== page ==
One year ago, Penn asked all students who had gone away for spring break not return to campus, aiming to limit the spread of COVID-19. Students who had remained on campus were instructed to move out of their residences by March 15 — a date that was later extended to March 17. This spring break, Penn asked all students to stay.
In an effort to limit student travel amid the ongoing pandemic, the University shortened spring break this year to March 10 and 11 and held a series of “Spring Stay” events throughout campus and the Philadelphia area. Record-breaking temperatures that climbed into the 70s encouraged students to stay outside, and various organizations also held grab-and-greet events so students could meet new people. Here's how some students enjoyed a spring break unlike any other on campus this year.
Many students held picnics and relaxed with friends on College Green over Spring Stay, reveling in the uncommonly warm weather.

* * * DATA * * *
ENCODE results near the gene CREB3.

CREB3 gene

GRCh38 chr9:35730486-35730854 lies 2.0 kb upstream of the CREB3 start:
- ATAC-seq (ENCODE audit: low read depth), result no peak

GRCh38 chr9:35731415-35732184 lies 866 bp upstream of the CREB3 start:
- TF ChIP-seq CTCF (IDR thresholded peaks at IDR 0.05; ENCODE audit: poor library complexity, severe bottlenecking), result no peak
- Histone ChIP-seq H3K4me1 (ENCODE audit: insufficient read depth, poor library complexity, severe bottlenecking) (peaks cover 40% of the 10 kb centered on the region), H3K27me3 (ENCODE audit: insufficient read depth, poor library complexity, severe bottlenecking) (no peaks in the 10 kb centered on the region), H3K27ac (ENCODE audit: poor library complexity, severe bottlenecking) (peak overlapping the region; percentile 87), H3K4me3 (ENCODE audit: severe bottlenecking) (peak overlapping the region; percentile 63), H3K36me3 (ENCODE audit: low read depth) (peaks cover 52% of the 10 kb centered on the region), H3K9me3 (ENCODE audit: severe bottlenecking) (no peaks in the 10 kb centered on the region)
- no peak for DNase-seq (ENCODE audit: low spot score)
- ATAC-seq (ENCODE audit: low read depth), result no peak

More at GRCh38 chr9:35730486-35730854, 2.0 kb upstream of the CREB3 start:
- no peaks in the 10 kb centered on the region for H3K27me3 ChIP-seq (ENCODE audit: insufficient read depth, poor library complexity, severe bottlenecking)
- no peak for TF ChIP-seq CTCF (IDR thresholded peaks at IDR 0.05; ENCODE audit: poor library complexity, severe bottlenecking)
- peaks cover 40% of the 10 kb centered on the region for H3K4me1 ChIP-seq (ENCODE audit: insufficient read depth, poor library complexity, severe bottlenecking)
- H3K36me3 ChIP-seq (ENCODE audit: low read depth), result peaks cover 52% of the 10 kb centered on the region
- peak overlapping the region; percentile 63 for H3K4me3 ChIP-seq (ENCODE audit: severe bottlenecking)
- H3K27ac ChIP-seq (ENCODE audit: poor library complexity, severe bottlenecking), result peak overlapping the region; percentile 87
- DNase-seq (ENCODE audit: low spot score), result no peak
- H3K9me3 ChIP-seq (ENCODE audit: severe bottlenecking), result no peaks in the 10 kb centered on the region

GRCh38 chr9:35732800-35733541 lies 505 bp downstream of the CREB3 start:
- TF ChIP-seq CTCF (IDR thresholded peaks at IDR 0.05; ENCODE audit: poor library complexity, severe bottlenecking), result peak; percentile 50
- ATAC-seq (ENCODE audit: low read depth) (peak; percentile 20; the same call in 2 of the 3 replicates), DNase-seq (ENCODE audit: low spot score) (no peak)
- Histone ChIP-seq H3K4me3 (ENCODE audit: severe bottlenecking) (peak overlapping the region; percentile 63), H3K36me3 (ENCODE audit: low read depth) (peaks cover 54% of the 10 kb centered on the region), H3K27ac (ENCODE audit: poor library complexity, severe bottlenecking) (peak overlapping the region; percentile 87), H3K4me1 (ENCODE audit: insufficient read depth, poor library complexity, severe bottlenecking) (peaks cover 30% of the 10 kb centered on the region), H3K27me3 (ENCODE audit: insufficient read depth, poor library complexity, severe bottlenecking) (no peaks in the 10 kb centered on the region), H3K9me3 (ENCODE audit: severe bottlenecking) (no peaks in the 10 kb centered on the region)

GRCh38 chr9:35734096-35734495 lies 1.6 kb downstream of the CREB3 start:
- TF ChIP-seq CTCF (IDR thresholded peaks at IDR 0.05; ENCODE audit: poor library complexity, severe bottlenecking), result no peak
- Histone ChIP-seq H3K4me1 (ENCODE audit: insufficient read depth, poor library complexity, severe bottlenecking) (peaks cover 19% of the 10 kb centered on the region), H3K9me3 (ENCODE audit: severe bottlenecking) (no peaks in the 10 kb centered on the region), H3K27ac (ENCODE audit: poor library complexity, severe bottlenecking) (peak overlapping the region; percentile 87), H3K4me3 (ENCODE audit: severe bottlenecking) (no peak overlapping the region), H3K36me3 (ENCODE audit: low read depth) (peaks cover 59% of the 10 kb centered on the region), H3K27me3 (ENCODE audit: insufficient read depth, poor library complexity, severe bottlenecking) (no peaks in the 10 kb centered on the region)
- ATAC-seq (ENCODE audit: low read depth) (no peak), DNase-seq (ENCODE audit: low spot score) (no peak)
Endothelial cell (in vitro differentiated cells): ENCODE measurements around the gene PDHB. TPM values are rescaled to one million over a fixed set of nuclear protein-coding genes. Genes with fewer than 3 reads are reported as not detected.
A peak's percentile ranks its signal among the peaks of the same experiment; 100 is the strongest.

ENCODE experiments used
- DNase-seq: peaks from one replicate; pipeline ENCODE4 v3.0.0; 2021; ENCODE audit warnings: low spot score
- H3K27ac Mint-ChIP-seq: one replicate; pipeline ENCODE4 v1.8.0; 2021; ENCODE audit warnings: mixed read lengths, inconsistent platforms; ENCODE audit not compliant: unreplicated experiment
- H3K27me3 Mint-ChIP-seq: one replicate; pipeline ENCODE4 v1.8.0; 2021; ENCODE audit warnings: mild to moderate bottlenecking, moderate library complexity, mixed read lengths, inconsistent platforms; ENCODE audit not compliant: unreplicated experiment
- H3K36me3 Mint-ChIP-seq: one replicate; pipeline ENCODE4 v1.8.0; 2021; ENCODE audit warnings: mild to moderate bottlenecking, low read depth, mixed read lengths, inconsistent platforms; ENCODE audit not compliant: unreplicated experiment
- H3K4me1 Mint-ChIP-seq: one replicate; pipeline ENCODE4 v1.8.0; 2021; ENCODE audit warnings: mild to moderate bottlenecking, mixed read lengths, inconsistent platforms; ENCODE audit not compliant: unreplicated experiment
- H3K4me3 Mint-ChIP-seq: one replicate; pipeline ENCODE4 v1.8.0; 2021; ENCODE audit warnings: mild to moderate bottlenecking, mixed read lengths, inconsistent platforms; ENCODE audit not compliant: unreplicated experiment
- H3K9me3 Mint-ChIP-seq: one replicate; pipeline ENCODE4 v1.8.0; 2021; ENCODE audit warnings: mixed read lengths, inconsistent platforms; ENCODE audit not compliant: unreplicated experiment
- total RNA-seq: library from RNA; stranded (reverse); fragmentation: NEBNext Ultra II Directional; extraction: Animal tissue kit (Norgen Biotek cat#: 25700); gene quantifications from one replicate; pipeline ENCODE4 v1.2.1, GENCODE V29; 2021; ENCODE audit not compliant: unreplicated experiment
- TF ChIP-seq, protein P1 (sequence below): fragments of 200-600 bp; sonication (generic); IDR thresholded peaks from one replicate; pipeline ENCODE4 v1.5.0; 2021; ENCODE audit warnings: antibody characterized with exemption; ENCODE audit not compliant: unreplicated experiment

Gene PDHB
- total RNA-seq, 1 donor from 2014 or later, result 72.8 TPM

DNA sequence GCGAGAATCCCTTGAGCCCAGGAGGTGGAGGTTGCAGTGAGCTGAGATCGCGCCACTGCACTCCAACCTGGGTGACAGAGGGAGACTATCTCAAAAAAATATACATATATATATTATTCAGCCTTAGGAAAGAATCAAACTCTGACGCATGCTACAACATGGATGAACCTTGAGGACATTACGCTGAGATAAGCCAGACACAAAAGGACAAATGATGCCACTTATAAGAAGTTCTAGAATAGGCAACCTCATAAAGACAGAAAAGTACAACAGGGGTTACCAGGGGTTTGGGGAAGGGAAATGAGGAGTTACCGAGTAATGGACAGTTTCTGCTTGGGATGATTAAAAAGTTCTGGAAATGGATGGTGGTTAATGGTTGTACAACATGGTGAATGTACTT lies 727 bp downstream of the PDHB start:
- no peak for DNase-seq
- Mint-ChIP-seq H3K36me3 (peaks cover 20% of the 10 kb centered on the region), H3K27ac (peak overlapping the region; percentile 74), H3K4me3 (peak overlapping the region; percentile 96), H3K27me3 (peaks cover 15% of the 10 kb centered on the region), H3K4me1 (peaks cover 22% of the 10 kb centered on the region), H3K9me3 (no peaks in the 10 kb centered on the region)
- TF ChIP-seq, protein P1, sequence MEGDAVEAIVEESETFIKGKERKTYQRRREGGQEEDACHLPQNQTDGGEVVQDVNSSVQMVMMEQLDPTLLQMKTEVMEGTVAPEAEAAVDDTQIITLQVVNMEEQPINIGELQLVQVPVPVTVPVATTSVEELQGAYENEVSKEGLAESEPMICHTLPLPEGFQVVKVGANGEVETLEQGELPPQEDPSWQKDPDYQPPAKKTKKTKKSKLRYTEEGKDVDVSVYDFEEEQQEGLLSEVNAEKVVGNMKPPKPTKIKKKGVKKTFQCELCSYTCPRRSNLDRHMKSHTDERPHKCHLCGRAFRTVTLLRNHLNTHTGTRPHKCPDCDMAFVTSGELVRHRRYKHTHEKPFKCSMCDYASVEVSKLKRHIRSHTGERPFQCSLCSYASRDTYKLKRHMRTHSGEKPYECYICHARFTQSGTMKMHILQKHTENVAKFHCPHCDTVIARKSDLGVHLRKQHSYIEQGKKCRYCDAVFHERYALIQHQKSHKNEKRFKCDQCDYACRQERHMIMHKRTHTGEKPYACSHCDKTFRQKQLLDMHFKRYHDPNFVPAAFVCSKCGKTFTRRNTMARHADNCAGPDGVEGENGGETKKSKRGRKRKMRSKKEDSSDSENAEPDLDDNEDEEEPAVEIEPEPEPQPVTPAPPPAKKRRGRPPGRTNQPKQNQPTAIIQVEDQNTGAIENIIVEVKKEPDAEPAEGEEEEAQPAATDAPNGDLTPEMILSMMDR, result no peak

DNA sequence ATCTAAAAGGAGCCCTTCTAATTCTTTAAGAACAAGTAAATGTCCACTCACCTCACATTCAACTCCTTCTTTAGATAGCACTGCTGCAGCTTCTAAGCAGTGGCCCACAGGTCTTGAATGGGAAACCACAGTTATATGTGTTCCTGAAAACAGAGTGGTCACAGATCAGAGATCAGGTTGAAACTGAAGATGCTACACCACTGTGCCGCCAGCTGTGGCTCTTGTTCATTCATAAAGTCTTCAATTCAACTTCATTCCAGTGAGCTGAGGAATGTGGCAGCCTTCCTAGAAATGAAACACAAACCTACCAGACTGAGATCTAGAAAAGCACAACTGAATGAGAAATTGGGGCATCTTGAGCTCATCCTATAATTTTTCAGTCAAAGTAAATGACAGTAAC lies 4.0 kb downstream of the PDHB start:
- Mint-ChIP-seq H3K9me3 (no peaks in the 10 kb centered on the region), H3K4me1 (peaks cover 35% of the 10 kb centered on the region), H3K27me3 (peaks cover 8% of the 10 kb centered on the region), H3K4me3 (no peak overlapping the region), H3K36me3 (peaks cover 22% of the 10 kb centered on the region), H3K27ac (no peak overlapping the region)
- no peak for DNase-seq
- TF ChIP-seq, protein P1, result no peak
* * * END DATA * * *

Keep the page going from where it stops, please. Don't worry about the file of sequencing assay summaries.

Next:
Many students participated in the Campus Grab & Greet Treasure Hunt from 1-3 p.m. on March 11, which had students visit various locations across campus to pick up swag and meet new organizations.
The Greenfield Intercultural Center held their portion of the Grab & Greet event on their backyard patio.
Students lined up in the heat to visit tables under the tent in front of Houston Hall.
Penn First Plus, which opened its new office in College Hall last month, was one of the organizations that tabled in front of Houston Hall.
The Penn Museum offered guided tours of various exhibits throughout Spring Stay.
Social distancing was encouraged at all events, as well as masking and handwashing, as part of the Penn Cares initiative.
Pottruck Health and Fitness Center invited students to play in an indoor Spikeball tournament on March 12.
Although only two days long, this year's spring break allowed students time to relax after Penn's third semester of virtual classes, get outside to appreciate the sunny weather, and catch up with friends.